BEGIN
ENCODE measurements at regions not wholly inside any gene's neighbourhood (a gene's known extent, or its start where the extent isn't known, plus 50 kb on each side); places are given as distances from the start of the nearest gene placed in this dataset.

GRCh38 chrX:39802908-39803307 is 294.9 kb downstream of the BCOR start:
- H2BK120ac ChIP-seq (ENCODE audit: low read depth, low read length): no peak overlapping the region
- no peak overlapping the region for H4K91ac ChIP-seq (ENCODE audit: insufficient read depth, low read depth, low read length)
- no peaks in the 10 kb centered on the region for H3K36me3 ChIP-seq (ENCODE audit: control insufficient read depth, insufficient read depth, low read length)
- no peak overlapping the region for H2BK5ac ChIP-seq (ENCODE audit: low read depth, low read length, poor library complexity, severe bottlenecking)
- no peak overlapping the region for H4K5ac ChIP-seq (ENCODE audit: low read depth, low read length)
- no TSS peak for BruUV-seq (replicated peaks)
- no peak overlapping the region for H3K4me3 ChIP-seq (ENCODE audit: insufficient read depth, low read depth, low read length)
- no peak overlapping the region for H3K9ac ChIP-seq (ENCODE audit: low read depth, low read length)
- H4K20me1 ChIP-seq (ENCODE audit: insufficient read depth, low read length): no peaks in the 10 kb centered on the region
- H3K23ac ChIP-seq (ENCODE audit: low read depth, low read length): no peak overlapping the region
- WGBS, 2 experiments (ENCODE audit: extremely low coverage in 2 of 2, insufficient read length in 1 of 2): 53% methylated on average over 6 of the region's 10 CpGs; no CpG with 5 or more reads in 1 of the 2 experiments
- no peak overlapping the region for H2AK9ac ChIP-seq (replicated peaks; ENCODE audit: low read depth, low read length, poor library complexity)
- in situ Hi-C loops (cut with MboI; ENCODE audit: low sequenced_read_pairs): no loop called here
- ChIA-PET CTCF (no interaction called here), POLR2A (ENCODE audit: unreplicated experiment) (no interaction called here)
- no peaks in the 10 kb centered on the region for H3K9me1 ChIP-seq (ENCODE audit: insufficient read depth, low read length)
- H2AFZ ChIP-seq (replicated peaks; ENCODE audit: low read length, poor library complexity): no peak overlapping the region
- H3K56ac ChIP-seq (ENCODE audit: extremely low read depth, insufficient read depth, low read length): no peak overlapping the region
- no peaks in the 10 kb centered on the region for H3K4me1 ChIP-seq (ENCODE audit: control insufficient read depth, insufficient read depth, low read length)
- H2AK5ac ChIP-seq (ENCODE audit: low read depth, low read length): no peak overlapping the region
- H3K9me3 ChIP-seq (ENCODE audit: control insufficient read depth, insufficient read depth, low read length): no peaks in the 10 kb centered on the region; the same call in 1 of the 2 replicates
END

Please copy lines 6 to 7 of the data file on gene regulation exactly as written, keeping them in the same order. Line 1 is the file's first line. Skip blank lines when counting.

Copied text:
- no peak overlapping the region for H2BK5ac ChIP-seq (ENCODE audit: low read depth, low read length, poor library complexity, severe bottlenecking)
- no peak overlapping the region for H4K5ac ChIP-seq (ENCODE audit: low read depth, low read length)